- Cybodies in Star Driver are very graceful and fluid in their movements, especially once they series reaches Third Phase, which basically turns the Cybodies into Motion Capture Mecha. It's best seen with Tauburn, the main character's mecha, who's in Third Phase from the very first episode on and frequently does flips and corkscrews like an ice skater in the olympics.
- The Titans in Attack on Titan have a Justification: they're a lot lighter than they should be for their size, and their musculature is in most cases nearly identical to a human's, so they're able to move with nearly as much grace and fluidity as a human (it varies from Titan to Titan exactly how graceful they are in practice). The Colossal Titan, however, is an exception. Being over five times as large as any other Titan, it is also extremely slow. If it didn't have the power to vent superheated gas from its flesh, it would be virtually helpless against the human soldiers, who are used to dealing with much smaller and faster targets.
- The Showa series played this trope completely straight, as well some of the Millennium films, particularly Godzilla vs. Megaguirus and Godzilla Final Wars. The Heisei series tried to avert this as part of the filmmaker's attempts to make Godzilla Darker and Edgier. In contrast to the fast-paced, exciting battles seen during the Showa era, inspired by Japanese pro-wrestling, Heisei kaiju slowly waddle towards each other, spew lasers back and forth, and when they're feeling really ambitious, will mix things up with some shoulder bumping. Fans complain about the fight sequences of the Heisei era to this day.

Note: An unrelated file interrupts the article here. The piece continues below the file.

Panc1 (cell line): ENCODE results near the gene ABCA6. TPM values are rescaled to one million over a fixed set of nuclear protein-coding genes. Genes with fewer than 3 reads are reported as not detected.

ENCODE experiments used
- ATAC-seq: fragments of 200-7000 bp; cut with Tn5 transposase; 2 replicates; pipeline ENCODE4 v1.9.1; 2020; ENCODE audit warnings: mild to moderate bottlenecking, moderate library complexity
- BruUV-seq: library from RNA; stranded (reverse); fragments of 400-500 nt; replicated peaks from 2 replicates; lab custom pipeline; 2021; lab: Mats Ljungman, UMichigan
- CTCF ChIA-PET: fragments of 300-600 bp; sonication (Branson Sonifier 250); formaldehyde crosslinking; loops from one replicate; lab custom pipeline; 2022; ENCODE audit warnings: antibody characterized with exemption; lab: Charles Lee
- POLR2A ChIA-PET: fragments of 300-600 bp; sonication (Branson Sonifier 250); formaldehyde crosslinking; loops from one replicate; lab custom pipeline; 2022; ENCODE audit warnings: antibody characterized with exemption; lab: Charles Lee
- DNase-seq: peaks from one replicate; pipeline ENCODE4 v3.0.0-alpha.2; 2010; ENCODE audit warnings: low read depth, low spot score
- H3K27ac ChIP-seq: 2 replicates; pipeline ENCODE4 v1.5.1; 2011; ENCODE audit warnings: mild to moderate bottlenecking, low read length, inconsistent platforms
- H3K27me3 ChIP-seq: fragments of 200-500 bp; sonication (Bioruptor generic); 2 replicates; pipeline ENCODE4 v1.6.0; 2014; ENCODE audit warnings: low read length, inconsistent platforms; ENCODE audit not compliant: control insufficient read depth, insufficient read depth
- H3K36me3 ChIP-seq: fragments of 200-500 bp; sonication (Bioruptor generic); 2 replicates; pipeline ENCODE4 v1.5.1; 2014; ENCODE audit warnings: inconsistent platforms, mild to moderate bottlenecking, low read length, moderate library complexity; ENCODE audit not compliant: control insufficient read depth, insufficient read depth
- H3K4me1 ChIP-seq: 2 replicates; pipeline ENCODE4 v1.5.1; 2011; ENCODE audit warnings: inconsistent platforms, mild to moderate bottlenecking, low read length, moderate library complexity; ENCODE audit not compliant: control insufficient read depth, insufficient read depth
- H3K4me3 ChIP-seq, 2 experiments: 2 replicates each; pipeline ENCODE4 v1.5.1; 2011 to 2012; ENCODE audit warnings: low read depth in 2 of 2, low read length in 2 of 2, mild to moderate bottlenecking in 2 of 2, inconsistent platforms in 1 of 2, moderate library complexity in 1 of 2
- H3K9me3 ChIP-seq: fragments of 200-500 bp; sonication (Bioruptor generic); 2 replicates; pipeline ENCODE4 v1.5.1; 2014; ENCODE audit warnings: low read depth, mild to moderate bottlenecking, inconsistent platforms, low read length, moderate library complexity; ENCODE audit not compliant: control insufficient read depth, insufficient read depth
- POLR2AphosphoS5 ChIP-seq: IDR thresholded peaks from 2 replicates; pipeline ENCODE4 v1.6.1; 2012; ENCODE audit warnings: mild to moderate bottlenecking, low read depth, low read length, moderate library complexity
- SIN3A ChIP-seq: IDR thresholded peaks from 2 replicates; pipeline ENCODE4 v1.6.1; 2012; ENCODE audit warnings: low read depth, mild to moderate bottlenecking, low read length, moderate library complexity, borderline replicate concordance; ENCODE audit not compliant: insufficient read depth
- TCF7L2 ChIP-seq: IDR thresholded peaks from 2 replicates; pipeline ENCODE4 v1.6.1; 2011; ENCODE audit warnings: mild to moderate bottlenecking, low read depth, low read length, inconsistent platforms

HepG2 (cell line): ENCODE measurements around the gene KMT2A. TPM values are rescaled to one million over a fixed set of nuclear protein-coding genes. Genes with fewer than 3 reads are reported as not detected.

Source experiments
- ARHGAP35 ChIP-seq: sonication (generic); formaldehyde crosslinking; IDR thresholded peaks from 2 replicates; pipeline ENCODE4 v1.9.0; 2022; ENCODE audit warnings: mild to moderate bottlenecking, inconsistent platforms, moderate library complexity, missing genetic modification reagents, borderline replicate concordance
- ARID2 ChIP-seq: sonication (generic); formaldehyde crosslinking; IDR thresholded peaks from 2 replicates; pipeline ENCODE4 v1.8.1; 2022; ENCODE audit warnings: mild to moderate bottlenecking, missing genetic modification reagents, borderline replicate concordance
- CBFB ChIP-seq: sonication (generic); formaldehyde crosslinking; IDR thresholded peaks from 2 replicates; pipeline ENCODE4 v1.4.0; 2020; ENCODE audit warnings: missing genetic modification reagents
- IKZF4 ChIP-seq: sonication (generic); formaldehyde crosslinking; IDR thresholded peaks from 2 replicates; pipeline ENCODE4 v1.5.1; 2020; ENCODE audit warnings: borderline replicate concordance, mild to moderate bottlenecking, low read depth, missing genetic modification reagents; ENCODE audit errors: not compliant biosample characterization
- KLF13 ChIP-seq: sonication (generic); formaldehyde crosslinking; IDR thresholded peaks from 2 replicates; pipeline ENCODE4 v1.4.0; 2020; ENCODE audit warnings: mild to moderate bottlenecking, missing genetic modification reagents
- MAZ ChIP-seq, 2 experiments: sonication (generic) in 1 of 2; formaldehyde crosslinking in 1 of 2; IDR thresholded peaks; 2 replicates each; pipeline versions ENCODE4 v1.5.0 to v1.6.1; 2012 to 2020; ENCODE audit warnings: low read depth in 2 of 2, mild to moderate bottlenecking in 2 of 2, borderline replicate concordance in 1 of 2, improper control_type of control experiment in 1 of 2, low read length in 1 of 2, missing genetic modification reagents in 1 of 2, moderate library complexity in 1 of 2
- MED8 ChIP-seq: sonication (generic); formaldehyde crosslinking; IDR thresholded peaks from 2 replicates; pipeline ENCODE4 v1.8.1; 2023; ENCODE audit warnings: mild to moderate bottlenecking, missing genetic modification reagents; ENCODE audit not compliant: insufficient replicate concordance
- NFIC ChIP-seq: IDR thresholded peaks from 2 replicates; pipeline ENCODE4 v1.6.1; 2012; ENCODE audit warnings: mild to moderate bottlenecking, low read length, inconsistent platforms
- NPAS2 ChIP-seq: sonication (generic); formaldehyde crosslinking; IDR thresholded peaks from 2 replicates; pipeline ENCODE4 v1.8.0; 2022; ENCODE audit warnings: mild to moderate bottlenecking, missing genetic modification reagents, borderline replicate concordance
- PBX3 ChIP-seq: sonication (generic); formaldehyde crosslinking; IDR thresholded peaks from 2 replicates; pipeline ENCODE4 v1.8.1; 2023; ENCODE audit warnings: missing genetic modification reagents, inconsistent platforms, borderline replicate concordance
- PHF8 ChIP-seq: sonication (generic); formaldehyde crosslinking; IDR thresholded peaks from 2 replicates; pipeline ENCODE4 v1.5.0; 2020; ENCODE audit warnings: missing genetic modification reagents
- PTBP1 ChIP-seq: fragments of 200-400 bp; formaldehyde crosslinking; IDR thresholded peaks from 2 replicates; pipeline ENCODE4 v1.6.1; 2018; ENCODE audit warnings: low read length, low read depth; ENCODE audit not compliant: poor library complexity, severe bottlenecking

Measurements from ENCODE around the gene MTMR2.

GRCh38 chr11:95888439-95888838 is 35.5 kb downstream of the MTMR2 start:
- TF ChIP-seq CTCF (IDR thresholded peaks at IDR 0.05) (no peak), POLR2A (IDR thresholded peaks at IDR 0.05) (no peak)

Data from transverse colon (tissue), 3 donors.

- Godzilla (2014) plays with this trope. Godzilla is back to a lumbering behemoth who causes a lot of damage just by walking through an area, but he is especially graceful in the water, capable of sneaking up on the M.U.T.O. kaiju just fine, and seems to be trying to weave his way through the cities as much as he can to avoid too much damage unlike the M.U.T.O. He's only walking fast in comparison to humans because his strides are so much longer.
- Pacific Rim: Guillermo del Toro avoided the use of motion capture because it would make the Jaegers look less like machines and more like this trope. Still played somewhat straight, especially by Striker Eureka.
- In Real Steel, some fighting robots have "Shadow Mode", a function that enables the robot to mimic human movements perfectly. It's one of the reasons why Atom is so deadly in the ring: his agility, courtesy of Charlie's boxing skills, allow him to dance laps around his clunkier opponents.
- Early works in the BattleTech Expanded Universe had Battlemechs with ridiculously graceful movements, being capable of performing Unnecessary Combat Roll and other silliness that in the boardgame would result in a mech falling on its face and crushing the cockpit. Later novels toned down the gracefulness to be more in line with the boardgame, though still more graceful than they should be, because reading about a battlemech failing a piloting check and falling to its death from the top of a building would quickly get dull.